The Long Island job market has continued to pick up steam, the latest state data show.
The Island had 17,300 more jobs last month than in March 2017, according to Labor Department data.
And February’s results were even stronger than first thought. That year-over-year increase was revised up to 16,300 jobs, from the 15,600 the department first reported. Even before the revision, February’s growth was the strongest for the Island since June.
The trade, transportation and utilities sector gained the most jobs, up 7,300. Retail accounted for 4,200 of them.
The Island's highest-paying sector, financial activities, shrank the most, losing 1,500 jobs. It includes the insurance, real estate and banking industries. The losses may have resulted from the continued consolidation of back-office operations, said Shital Patel, labor-market analyst in the department's Hicksville office.
And that sector's monthly performance could presage continued declines. Financial activities lost 400 jobs between February and March, when a gain of 300 is more typical, Patel said.
The private-education and health-services sector, which for years led the Island’s employment growth, lost jobs for the second consecutive month, albeit at a significantly slower rate. It shed 1,000 jobs year over year in March, down from a 2,000-job decline in February, which was the first year-over-year loss for the sector since 1990, when the department adopted its current methodology. Previously, health care generally gained jobs, while the private education portion of the sector typically shrank. But now both are declining.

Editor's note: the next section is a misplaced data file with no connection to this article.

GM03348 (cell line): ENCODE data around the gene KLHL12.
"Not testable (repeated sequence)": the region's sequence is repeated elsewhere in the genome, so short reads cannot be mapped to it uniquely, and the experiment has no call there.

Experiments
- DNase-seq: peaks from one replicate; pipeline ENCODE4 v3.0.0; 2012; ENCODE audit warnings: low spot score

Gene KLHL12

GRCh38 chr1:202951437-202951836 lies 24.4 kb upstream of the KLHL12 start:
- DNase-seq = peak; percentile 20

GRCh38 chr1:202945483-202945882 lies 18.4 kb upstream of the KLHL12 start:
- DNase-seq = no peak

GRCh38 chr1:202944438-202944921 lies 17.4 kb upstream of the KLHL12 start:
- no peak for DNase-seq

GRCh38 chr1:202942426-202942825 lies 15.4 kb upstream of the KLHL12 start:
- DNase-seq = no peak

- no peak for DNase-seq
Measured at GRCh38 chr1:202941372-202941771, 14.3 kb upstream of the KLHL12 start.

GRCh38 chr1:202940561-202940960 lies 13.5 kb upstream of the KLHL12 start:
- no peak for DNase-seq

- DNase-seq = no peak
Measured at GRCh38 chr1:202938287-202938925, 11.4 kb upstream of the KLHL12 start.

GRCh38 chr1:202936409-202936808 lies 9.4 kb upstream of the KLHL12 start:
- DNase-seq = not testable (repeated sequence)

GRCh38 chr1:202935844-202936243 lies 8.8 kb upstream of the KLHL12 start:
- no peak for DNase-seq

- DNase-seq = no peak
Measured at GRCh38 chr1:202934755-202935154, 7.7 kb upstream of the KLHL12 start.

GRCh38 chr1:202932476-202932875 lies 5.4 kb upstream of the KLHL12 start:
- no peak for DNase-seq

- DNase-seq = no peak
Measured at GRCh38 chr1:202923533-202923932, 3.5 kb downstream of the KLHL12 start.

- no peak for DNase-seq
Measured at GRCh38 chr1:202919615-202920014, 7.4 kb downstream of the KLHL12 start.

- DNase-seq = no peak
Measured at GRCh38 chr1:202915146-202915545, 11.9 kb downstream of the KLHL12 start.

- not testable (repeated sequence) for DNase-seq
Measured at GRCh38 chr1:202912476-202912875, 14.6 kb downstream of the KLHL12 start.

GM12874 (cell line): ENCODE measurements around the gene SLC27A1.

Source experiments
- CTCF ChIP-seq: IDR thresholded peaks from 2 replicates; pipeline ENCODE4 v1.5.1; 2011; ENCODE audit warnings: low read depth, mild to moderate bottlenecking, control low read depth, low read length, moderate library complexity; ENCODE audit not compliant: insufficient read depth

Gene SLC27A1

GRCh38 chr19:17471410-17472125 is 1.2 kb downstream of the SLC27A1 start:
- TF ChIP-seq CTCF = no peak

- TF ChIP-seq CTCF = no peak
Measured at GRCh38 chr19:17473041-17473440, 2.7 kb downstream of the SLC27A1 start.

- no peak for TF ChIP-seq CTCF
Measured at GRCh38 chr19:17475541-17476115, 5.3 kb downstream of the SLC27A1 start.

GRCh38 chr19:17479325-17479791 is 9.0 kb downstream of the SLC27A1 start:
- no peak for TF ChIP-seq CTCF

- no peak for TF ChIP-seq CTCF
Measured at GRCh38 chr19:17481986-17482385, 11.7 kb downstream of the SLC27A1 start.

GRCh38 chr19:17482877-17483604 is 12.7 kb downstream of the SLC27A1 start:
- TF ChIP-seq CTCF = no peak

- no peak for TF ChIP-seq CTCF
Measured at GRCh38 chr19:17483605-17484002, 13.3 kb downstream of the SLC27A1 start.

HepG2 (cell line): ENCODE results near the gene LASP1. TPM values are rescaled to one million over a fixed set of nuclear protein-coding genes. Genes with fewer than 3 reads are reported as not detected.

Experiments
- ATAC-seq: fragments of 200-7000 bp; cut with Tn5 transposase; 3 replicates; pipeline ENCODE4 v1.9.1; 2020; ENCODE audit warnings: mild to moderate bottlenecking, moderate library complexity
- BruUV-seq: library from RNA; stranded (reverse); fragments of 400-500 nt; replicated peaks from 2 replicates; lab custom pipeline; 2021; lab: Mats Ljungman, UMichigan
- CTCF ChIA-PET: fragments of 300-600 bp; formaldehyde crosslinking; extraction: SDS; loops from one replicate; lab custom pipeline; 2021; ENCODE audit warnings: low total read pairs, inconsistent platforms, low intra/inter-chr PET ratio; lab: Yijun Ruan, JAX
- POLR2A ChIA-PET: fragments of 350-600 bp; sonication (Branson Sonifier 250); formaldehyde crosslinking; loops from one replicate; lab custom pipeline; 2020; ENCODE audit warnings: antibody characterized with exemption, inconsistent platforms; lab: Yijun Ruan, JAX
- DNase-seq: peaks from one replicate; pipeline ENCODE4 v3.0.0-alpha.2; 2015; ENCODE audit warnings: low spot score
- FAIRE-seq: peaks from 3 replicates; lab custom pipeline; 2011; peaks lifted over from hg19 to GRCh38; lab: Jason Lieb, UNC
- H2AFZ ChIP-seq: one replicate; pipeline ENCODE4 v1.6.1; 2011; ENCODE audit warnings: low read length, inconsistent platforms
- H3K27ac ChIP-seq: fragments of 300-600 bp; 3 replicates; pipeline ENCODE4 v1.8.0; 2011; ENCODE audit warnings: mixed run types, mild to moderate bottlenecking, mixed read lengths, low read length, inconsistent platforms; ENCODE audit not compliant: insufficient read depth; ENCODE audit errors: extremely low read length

The health-care losses occurred even though "hiring activity across the region, anecdotally speaking, is quite strong," Patel said.
But she said that the short-term measure of the sector's strength could presage a turnaround for health care. It added 1,500 jobs between February and March, above the average 1,100 for the period.
The construction sector, one of the Island's highest-paying, continued to be strong, with a 3,100 job gain.
"Increased building across the region led to strong hiring in the construction sector," Patel said.
The Island's private sector added 16,100 jobs; government sector grew by 1,200.
The total number of jobs on the Island rose to 1.33 million last month, from 1.31 million a year earlier.
The department uses year-over-year comparisons because the local data aren't adjusted to reflect seasonal swings in employment.
The Island's 1.3 percent job growth for the latest period exceeded the state's 1.1 percent but fell short of the 1.6 percent increase for both New York City and the nation in the same seasonally unadjusted period.
The department will release the Island’s March unemployment rate on Tuesday. In February the rate rose to 5.1 percent, from 4.8 percent a year earlier.